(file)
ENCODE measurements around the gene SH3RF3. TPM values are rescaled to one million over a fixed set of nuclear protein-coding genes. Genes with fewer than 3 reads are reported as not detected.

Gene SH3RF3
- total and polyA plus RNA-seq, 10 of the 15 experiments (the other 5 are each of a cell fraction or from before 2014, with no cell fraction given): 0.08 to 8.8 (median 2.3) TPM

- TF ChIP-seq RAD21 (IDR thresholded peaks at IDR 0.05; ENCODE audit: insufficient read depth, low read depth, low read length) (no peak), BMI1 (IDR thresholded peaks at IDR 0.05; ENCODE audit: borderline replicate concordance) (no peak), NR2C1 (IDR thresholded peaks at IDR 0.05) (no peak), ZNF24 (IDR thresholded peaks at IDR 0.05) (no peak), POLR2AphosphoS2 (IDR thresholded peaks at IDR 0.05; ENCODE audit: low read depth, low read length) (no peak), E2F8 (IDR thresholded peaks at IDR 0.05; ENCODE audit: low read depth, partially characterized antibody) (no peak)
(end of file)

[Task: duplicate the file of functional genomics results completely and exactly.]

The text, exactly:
ENCODE measurements around the gene SH3RF3. TPM values are rescaled to one million over a fixed set of nuclear protein-coding genes. Genes with fewer than 3 reads are reported as not detected.

Gene SH3RF3
- total and polyA plus RNA-seq, 10 of the 15 experiments (the other 5 are each of a cell fraction or from before 2014, with no cell fraction given): 0.08 to 8.8 (median 2.3) TPM

- TF ChIP-seq RAD21 (IDR thresholded peaks at IDR 0.05; ENCODE audit: insufficient read depth, low read depth, low read length) (no peak), BMI1 (IDR thresholded peaks at IDR 0.05; ENCODE audit: borderline replicate concordance) (no peak), NR2C1 (IDR thresholded peaks at IDR 0.05) (no peak), ZNF24 (IDR thresholded peaks at IDR 0.05) (no peak), POLR2AphosphoS2 (IDR thresholded peaks at IDR 0.05; ENCODE audit: low read depth, low read length) (no peak), E2F8 (IDR thresholded peaks at IDR 0.05; ENCODE audit: low read depth, partially characterized antibody) (no peak)